Pakistan had compiled a dossier, which contained concrete evidence that was presented of Indian involvement in spreading terrorism in Pakistan and was handed over to the UN and other governments. Unfortunately, no one raised their voice due to their vested interests with India. 

Pakistan has also devised a National Action Plan (NAP) to counter terrorism at home. 

"Chinese economic rise will mitigate the economic fallouts of western imposed sanctions on Iran, and the geographic contiguity of Pakistan, a friendly nation to both China and Iran, can act as a conduit to stronger regional integration and stability."


Q: How can Pakistan establish a balance in its ties with Iran and its regional rival, Saudi Arabia?

A: Islamabad can play a pivotal role in mending fences between Iran and Saudi Arabia through its neutral foreign policy towards the Muslim world. If we closely examine the foreign policy approach of Pakistan towards the deepening regional rivalry between Iran and Saudi Arabia or when the (Persian) Gulf Cooperation Council (GCC) were facing disputes among them, Pakistan played a role to unite the Muslim world without taking any side in conflicts.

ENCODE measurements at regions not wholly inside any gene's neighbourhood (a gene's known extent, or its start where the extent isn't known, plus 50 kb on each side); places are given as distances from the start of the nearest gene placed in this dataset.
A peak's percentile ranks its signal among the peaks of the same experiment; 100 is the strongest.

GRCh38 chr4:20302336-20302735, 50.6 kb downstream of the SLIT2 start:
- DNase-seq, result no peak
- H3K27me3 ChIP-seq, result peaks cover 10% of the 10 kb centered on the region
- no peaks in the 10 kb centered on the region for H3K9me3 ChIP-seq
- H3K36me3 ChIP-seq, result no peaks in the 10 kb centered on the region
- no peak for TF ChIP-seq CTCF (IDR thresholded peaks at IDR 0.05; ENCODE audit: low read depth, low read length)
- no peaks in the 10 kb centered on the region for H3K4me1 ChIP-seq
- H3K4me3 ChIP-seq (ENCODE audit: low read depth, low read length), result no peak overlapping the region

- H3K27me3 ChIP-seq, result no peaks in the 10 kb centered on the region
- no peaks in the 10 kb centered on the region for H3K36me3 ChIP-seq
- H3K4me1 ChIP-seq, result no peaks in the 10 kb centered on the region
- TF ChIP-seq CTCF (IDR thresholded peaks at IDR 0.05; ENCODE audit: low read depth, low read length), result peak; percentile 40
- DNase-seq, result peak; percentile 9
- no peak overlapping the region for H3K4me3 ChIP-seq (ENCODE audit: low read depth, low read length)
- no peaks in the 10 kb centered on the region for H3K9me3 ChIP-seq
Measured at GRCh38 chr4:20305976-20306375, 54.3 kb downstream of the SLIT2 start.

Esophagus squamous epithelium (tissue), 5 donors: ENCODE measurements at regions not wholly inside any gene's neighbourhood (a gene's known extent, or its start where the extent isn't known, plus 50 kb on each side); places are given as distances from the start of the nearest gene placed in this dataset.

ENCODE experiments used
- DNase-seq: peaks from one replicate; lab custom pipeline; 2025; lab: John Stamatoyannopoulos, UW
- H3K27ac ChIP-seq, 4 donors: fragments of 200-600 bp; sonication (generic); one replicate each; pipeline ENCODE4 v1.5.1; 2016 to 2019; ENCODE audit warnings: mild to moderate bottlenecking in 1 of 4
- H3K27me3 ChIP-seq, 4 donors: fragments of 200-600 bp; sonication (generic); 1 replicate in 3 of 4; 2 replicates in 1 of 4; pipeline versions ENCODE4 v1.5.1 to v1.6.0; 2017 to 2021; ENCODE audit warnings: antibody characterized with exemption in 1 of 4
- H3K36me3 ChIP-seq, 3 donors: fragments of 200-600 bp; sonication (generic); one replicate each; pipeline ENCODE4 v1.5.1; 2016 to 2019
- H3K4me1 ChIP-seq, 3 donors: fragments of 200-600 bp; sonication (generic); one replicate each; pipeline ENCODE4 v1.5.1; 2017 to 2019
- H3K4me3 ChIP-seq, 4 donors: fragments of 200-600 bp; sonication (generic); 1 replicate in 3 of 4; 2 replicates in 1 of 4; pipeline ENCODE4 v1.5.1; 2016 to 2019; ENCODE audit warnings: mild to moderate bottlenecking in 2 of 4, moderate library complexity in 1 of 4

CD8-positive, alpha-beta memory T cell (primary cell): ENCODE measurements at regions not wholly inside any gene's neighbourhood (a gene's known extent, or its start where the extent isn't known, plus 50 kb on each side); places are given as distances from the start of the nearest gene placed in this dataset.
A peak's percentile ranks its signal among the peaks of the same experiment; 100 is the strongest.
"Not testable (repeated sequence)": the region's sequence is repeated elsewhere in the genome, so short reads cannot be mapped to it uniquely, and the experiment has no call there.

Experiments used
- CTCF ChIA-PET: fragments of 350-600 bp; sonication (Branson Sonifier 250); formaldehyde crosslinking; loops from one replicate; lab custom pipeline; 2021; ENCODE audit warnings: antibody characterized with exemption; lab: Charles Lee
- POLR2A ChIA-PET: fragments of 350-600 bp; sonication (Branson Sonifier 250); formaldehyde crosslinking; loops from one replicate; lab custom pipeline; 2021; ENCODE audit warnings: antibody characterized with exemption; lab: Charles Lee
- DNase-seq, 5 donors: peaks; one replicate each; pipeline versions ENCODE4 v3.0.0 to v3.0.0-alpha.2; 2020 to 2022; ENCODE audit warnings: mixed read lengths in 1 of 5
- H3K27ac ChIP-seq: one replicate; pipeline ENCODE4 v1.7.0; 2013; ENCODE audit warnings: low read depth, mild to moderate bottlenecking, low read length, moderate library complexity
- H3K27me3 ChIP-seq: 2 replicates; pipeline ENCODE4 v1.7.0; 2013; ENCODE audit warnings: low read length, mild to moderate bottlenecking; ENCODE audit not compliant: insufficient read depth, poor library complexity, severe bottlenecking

Despite being a Sunni-majority state, Pakistan has the second-largest Shia Muslim population outside Iran. Establishing a balance in its ties with both Islamic states is necessary for its domestic stability as Pakistani history is long punctuated with sectarian violence. Resultantly, it is cautious about being drawn into regional rivalry along sectarian lines.